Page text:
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The Ideal Sabbath, and Why You Should Not Waste Yours, Part 1

April 23, 2014

(Part Two here.)

A few months after we were married, my wife and I were invited to join another two couples from the neighborhood for their second sabbath meal. One of the other gentlemen present was a member of my kollel; the other gentleman was a friend, but not from yeshiva. The meal only started around noon, and by 3pm or so I started to get antsy. The non-kollel fellow noticed my slight discomfort, and started to explain why he felt that sabbath meals should drag on: “During the week, you don’t have enough time to socialize. On shabbos, you have to catch up.” Of course, I had a comeback ready. “I guess that would depend on your priorities. I think that some guys would say that because you don’t have enough time to sleep during the week, you have to get in as much sleep on shabbos. Or some shtark guys will say that because you do not have enough time to study Torah during the week, you have to study as much as possible during shabbos.” Of course the truth is that everyone has his own priorities, and therefore everyone sees shabbos as the time for something else, be it family, friends, food, or fights.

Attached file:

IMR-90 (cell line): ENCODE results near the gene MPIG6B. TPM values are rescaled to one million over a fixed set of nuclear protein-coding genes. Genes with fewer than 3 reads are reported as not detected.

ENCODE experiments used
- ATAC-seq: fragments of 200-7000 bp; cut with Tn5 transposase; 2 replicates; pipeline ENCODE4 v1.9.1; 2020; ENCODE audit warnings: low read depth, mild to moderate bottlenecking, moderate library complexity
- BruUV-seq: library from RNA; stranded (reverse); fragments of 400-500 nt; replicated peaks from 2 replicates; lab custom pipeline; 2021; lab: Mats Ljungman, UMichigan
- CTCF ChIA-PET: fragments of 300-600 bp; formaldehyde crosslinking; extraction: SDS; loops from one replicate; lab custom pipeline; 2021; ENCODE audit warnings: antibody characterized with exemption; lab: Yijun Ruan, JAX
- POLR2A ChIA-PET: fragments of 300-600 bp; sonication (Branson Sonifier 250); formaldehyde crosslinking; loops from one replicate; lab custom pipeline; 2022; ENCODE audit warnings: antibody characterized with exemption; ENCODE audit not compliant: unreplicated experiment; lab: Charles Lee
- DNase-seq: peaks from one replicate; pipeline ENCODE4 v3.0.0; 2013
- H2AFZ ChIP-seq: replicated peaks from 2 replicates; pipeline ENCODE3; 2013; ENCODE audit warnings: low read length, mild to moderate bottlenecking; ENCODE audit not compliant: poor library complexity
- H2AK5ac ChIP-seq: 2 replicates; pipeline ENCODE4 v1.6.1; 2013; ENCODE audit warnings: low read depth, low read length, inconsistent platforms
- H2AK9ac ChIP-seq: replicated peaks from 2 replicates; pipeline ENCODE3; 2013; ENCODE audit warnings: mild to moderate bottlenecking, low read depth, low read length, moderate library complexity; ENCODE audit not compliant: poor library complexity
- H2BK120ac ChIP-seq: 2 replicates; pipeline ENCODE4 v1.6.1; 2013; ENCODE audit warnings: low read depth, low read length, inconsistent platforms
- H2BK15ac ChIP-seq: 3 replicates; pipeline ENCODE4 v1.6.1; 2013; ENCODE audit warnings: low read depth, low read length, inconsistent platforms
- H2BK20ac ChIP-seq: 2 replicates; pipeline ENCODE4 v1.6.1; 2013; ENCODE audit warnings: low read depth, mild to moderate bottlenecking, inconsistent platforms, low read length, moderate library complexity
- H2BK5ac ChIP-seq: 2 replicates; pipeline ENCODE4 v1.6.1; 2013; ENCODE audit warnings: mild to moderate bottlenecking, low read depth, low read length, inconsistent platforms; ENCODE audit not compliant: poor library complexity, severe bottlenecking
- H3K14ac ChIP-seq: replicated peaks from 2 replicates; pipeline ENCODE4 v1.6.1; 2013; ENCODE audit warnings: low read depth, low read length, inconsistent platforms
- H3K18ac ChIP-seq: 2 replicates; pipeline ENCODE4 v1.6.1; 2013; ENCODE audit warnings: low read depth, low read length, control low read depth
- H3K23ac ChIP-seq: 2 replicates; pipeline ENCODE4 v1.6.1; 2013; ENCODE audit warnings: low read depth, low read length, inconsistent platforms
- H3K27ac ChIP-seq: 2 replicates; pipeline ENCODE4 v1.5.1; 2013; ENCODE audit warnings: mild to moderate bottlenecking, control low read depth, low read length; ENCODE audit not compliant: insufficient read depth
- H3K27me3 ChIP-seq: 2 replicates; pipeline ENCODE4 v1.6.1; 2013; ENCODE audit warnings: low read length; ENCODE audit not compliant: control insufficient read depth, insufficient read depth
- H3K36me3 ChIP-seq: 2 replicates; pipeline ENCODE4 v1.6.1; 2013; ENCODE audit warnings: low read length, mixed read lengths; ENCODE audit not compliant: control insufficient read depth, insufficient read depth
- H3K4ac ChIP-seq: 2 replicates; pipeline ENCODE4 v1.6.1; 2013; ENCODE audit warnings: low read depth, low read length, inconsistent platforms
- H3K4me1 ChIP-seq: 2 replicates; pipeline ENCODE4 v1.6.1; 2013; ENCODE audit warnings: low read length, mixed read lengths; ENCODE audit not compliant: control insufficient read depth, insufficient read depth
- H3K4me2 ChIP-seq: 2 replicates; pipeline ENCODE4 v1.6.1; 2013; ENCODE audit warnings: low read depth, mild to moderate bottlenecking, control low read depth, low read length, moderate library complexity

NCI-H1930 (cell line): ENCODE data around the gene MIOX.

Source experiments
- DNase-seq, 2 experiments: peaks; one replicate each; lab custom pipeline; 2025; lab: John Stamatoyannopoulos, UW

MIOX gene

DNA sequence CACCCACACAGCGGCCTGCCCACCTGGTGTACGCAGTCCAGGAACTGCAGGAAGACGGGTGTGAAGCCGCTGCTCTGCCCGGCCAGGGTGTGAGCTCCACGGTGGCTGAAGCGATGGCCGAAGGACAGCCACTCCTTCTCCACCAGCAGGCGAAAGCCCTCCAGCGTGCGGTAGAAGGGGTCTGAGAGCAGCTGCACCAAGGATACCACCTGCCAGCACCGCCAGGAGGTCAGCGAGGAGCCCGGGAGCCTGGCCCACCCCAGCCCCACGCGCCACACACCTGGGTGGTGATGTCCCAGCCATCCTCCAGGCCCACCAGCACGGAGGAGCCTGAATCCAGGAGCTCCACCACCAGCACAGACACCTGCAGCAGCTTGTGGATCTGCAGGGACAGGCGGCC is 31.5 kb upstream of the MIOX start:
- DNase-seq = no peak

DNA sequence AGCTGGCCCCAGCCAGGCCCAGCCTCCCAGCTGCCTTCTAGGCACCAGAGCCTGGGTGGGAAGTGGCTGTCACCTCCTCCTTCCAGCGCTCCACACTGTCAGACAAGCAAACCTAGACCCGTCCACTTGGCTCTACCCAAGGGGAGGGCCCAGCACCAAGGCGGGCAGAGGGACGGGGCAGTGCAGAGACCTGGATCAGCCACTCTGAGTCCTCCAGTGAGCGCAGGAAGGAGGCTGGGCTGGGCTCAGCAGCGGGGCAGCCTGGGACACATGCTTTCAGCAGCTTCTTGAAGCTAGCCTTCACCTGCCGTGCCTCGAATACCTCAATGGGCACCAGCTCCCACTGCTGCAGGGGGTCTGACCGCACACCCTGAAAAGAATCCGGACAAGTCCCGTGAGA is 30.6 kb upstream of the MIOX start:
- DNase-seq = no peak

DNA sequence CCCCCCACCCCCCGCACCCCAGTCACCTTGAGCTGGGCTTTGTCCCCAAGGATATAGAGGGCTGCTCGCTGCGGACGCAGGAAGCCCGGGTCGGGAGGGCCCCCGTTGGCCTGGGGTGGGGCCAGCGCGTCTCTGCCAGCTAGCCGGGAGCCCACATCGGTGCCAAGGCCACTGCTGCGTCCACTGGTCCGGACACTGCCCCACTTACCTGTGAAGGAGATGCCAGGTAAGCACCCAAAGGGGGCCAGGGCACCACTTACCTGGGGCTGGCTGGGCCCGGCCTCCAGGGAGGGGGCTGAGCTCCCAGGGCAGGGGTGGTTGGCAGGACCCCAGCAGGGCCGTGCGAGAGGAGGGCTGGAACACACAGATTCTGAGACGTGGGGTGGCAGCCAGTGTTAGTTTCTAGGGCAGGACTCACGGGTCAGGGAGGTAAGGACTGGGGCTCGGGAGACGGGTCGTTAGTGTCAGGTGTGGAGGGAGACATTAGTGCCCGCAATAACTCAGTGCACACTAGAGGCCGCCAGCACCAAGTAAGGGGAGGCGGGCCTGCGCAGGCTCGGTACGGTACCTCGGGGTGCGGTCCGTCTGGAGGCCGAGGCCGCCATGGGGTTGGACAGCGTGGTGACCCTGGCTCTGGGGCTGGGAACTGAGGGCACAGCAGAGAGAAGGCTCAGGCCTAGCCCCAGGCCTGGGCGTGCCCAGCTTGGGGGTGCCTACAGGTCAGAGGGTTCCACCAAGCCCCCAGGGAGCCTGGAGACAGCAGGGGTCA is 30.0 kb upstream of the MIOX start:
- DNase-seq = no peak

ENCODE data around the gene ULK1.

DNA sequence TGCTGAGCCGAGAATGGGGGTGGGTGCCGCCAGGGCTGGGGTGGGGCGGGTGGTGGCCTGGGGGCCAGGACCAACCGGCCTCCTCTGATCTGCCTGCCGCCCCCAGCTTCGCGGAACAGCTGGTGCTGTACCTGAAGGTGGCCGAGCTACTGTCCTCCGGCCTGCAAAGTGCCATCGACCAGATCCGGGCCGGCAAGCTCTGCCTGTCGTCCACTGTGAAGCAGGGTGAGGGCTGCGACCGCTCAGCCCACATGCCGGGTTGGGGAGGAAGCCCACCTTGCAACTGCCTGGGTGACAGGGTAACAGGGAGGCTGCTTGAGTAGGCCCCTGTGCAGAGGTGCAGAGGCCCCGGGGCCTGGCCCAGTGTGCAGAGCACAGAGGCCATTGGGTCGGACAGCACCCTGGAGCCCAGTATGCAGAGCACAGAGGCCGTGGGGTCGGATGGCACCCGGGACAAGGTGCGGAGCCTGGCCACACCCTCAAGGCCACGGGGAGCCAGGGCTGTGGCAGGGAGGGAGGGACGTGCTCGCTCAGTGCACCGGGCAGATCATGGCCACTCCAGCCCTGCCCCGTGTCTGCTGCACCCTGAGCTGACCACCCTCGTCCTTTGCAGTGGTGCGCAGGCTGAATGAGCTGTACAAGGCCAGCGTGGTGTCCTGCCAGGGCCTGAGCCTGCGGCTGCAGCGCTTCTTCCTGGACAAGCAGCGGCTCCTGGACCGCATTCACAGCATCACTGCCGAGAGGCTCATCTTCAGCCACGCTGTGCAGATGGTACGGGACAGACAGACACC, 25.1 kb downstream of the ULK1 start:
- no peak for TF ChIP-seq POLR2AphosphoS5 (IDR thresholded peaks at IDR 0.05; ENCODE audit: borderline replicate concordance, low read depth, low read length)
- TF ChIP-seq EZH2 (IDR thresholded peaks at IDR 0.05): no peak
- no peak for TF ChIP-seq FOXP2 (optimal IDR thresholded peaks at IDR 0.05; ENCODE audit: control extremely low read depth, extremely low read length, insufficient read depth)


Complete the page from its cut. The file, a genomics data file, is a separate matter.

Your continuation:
But what did our sages think? Many want to think that it was about quality time with the family at sumptuous meals spiced with zemiroth, and lots of relaxation, but that is not the case. To them, the Sabbath was actually meant to be a day about catching up on one’s Torah study.

Here are the Talmudic and Midrashic sources:

Gittin  38b: Rabba said: For these three offences men become impoverished: for emancipating their [heathen] slaves, for inspecting their property on Sabbath, and for taking their main Sabbath meal at the hour when the discourse is given in the study hall. For so R. Hiyya b. Abba related in the name of R. Johanan, that there were two families in Jerusalem, one of which used to take its main meal on Sabbath [at the hour of the discourse] and the other on the eve of Sabbath, and both of them became extinct.

Midrash Tanhuma Wayaqhel:

The Torah said before the Holy One, Blessed be He, “Master of the Universe! When Israel enters the land, this one will run to take care of his vineyard, and this one will run to take care of his field, and what will be with me?” He said to it: “I have a match for you, and the Sabbath is its name, for they will not be involved with their work thereon, and they will engross themselves with you.”